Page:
As a PM at Google, I carried a laptop to every meeting I went to. I typed notes, jotted down action items, and distributed the minutes of almost each one of my meetings. I stayed organized and tracked my teams’ progress this way.
But, as I learned when I starting working at Redpoint, outside the rainbow bubble of the Googleplex very few people take notes on laptops during meetings. It’s just impolite. People wonder if you’re typing emails (which I often was).
After a few months, I returned to Moleskines and Pilot pens. I find it difficult to maintain paper notes. They are impossible to search. My productivity fell through the floor; I forgot things and now I often found myself sifting through sheaves of paper, photographing them to put into Evernote so I can search them.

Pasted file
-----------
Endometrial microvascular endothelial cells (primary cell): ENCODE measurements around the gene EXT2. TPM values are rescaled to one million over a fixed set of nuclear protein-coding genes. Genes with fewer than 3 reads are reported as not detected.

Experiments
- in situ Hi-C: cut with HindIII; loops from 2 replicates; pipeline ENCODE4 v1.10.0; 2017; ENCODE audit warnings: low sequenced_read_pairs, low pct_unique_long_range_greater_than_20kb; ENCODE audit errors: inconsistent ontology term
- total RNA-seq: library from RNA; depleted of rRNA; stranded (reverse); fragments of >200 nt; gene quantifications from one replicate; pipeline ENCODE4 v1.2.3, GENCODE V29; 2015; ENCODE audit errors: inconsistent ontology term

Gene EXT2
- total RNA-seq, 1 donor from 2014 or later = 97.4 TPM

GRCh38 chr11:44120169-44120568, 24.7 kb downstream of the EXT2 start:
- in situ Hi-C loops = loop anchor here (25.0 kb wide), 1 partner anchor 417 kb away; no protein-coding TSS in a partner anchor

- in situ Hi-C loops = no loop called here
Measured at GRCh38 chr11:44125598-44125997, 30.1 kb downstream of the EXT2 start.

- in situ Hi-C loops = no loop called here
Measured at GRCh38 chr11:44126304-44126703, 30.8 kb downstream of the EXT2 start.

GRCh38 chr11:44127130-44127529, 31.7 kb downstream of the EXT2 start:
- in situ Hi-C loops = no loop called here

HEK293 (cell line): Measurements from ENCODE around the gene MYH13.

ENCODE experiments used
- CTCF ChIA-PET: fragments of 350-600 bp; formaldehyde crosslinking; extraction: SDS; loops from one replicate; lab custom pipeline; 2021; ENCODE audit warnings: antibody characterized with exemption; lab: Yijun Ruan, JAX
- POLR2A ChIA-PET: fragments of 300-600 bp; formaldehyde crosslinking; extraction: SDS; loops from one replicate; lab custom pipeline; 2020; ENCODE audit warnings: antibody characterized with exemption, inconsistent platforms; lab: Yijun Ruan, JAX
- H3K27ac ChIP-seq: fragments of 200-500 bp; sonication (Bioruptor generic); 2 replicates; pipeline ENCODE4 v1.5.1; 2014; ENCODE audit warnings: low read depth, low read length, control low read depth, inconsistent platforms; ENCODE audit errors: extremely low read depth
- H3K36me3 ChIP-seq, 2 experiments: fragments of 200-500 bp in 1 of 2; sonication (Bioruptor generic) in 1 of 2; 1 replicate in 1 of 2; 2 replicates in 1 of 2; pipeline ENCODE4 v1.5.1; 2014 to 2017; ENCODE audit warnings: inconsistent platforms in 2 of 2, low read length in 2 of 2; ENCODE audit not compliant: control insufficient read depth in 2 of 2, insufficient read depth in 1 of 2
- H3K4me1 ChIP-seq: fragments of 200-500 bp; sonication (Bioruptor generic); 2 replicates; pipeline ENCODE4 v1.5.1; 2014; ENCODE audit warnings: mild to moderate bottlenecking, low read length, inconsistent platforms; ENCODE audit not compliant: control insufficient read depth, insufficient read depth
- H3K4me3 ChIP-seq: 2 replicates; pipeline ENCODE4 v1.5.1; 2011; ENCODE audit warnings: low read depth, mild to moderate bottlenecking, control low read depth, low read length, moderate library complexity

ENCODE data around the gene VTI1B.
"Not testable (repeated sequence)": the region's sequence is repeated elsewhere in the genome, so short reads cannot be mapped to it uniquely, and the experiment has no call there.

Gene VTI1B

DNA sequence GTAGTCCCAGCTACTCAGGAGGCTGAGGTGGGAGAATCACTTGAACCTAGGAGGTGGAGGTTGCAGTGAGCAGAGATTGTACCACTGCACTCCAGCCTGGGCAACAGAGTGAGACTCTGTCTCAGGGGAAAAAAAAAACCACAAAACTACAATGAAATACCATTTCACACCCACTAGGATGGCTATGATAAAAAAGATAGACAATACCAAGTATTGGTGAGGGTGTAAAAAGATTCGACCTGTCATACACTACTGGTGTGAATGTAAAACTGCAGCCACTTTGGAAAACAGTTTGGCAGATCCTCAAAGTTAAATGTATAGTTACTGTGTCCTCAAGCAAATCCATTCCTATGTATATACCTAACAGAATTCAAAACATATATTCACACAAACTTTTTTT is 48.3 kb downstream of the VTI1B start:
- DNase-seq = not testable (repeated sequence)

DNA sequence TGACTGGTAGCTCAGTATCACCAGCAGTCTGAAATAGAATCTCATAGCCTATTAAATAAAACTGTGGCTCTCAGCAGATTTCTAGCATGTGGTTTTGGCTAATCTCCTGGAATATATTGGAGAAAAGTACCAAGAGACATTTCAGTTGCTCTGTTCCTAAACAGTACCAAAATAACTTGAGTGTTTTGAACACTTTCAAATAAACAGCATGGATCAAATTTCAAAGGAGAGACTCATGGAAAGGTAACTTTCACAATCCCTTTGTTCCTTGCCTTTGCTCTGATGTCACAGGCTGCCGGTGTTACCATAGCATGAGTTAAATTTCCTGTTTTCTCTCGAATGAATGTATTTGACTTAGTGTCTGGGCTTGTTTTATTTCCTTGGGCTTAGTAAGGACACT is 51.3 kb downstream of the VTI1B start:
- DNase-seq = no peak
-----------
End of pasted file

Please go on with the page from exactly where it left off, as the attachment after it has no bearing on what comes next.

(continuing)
I never learnt how to take notes properly. In retrospect, note-taking should be part of a grade-school curriculum, much like typing. But I didn’t attend any such course so I don’t know how to manage a notebook well.
Ryder Carroll, an Interaction Designer from Brooklyn, has documented his technique called Bullet Journal which seems to me to be an exceptionally effective way of working with paper notes. The website Ryder built to describe his technique is a masterpiece of visual design as well.
Ryder summarizes the bullet journal in the video below. For anyone who meets people frequently and needs to manage their working lives on paper, Bullet Journal presents a powerful and effective discipline to increase productivity. Expect to see bullets in all my notebooks from now on.